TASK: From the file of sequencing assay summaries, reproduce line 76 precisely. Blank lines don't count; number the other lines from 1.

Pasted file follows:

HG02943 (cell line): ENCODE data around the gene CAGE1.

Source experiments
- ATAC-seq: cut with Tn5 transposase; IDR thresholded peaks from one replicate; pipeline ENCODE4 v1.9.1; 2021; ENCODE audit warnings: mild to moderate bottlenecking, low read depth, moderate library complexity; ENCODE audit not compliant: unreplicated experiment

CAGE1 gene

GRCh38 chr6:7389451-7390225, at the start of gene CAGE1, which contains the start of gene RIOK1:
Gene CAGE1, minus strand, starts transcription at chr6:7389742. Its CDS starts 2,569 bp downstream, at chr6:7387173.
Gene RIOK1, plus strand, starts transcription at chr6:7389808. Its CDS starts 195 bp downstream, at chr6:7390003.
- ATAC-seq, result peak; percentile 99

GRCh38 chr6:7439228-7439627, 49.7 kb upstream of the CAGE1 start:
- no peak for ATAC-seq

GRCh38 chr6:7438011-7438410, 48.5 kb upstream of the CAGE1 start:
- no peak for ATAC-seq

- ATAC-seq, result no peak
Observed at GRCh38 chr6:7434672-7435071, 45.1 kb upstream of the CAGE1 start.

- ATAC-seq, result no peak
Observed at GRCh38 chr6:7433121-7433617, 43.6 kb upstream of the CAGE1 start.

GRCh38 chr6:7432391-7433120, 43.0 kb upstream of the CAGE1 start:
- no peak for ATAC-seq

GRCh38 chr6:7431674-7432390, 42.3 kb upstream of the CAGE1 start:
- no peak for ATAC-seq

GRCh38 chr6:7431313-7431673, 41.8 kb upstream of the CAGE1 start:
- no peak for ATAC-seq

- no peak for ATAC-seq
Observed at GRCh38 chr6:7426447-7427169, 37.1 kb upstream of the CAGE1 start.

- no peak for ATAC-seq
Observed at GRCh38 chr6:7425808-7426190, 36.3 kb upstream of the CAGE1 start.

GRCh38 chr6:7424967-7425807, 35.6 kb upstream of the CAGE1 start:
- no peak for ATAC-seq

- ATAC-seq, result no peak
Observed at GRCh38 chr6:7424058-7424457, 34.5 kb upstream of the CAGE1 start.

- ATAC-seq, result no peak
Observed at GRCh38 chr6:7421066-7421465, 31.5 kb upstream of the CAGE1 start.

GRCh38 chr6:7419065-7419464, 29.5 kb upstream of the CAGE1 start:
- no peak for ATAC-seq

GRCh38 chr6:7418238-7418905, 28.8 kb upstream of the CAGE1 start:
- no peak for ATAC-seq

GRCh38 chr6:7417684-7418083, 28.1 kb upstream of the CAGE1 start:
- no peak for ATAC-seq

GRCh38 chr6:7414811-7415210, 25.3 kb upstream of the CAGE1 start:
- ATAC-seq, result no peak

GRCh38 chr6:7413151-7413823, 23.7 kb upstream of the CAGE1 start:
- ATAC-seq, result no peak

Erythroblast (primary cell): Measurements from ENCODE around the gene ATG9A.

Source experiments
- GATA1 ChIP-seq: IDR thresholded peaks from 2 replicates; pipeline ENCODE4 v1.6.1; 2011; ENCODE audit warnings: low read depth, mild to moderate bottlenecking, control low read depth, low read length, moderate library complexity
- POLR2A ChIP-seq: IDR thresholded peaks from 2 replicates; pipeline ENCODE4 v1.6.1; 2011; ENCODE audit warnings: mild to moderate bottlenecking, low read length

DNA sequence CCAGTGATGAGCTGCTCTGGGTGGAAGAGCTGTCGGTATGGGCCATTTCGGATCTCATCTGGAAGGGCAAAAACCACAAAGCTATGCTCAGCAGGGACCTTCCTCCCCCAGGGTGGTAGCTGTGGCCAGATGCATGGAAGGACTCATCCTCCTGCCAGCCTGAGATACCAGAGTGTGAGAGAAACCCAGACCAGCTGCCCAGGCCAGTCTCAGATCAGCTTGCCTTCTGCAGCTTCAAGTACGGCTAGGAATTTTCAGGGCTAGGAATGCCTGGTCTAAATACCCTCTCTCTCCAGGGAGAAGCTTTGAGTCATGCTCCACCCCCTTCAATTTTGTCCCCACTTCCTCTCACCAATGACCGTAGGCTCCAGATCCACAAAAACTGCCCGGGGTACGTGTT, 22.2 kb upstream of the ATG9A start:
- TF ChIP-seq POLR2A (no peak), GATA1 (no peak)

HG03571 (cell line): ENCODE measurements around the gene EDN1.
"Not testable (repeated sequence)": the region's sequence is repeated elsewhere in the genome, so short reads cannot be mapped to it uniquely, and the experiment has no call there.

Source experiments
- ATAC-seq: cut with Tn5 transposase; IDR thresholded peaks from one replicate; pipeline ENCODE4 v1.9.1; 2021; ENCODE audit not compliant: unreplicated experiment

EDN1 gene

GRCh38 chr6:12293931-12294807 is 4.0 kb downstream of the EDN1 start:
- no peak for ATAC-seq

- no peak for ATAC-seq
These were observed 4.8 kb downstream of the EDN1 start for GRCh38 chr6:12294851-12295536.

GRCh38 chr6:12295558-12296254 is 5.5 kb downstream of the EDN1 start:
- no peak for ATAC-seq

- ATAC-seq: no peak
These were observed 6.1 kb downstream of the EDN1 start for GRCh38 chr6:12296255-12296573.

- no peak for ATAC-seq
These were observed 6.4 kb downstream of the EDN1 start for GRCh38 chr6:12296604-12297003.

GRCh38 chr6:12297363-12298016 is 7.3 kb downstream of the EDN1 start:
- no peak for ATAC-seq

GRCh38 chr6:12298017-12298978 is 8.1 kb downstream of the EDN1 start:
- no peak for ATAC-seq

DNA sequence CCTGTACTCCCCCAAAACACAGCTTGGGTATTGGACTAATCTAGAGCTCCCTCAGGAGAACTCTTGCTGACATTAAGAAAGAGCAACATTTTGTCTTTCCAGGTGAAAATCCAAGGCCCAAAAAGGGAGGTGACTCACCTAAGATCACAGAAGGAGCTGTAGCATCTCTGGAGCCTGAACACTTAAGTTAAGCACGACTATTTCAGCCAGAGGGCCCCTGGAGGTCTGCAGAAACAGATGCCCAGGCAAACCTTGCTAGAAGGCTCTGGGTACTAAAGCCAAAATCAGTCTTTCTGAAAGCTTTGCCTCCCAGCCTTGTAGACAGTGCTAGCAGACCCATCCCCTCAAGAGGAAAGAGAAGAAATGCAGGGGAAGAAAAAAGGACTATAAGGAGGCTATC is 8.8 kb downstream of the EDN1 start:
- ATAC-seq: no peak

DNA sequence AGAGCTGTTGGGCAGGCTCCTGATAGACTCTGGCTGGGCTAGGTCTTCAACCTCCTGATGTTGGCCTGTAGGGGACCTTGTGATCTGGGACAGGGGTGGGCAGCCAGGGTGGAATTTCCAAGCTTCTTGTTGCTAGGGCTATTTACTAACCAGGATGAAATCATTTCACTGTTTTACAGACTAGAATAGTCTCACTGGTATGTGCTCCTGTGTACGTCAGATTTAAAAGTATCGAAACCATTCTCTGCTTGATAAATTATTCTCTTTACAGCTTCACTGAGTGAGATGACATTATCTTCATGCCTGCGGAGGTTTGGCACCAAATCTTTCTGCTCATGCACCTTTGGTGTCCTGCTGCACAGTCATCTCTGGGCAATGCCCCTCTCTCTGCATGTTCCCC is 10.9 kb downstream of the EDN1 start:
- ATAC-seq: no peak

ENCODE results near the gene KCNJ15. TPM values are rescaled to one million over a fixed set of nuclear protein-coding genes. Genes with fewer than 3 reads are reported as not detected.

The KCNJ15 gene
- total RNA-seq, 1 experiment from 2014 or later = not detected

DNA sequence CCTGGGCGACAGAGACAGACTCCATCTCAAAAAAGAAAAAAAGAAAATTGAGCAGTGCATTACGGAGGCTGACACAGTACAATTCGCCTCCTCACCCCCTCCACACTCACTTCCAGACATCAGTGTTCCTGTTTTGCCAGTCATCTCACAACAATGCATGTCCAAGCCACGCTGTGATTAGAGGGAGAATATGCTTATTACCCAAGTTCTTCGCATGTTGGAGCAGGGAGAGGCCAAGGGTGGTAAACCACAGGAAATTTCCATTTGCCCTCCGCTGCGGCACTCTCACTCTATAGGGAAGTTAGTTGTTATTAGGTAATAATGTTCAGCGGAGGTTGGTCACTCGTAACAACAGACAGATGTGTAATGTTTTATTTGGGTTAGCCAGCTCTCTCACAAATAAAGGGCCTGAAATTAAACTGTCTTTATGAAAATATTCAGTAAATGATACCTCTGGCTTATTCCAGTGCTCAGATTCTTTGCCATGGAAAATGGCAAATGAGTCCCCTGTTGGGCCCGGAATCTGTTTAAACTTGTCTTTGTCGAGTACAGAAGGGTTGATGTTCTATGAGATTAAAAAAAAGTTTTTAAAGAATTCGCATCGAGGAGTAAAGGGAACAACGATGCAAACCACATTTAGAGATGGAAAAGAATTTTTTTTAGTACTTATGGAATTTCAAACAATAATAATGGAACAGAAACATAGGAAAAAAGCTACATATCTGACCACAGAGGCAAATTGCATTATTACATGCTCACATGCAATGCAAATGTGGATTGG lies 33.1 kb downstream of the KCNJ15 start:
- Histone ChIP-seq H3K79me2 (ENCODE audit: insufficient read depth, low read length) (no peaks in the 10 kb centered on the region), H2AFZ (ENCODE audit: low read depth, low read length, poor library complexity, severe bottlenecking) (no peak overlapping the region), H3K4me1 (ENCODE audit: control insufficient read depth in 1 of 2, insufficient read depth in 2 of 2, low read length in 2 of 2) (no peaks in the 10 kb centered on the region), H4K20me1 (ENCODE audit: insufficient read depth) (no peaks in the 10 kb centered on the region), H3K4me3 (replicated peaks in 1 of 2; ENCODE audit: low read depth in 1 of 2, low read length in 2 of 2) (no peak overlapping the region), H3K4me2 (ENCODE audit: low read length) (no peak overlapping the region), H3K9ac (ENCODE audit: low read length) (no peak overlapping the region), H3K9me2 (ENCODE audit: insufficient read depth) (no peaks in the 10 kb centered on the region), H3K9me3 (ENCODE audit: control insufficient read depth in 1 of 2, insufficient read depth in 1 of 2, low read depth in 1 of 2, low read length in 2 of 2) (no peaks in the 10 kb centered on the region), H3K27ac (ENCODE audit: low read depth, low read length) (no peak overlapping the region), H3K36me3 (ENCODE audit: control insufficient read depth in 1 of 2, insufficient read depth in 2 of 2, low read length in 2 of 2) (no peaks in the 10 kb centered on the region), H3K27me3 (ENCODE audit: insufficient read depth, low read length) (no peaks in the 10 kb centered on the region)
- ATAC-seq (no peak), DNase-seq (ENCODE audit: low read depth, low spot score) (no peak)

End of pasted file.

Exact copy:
- Histone ChIP-seq H3K79me2 (ENCODE audit: insufficient read depth, low read length) (no peaks in the 10 kb centered on the region), H2AFZ (ENCODE audit: low read depth, low read length, poor library complexity, severe bottlenecking) (no peak overlapping the region), H3K4me1 (ENCODE audit: control insufficient read depth in 1 of 2, insufficient read depth in 2 of 2, low read length in 2 of 2) (no peaks in the 10 kb centered on the region), H4K20me1 (ENCODE audit: insufficient read depth) (no peaks in the 10 kb centered on the region), H3K4me3 (replicated peaks in 1 of 2; ENCODE audit: low read depth in 1 of 2, low read length in 2 of 2) (no peak overlapping the region), H3K4me2 (ENCODE audit: low read length) (no peak overlapping the region), H3K9ac (ENCODE audit: low read length) (no peak overlapping the region), H3K9me2 (ENCODE audit: insufficient read depth) (no peaks in the 10 kb centered on the region), H3K9me3 (ENCODE audit: control insufficient read depth in 1 of 2, insufficient read depth in 1 of 2, low read depth in 1 of 2, low read length in 2 of 2) (no peaks in the 10 kb centered on the region), H3K27ac (ENCODE audit: low read depth, low read length) (no peak overlapping the region), H3K36me3 (ENCODE audit: control insufficient read depth in 1 of 2, insufficient read depth in 2 of 2, low read length in 2 of 2) (no peaks in the 10 kb centered on the region), H3K27me3 (ENCODE audit: insufficient read depth, low read length) (no peaks in the 10 kb centered on the region)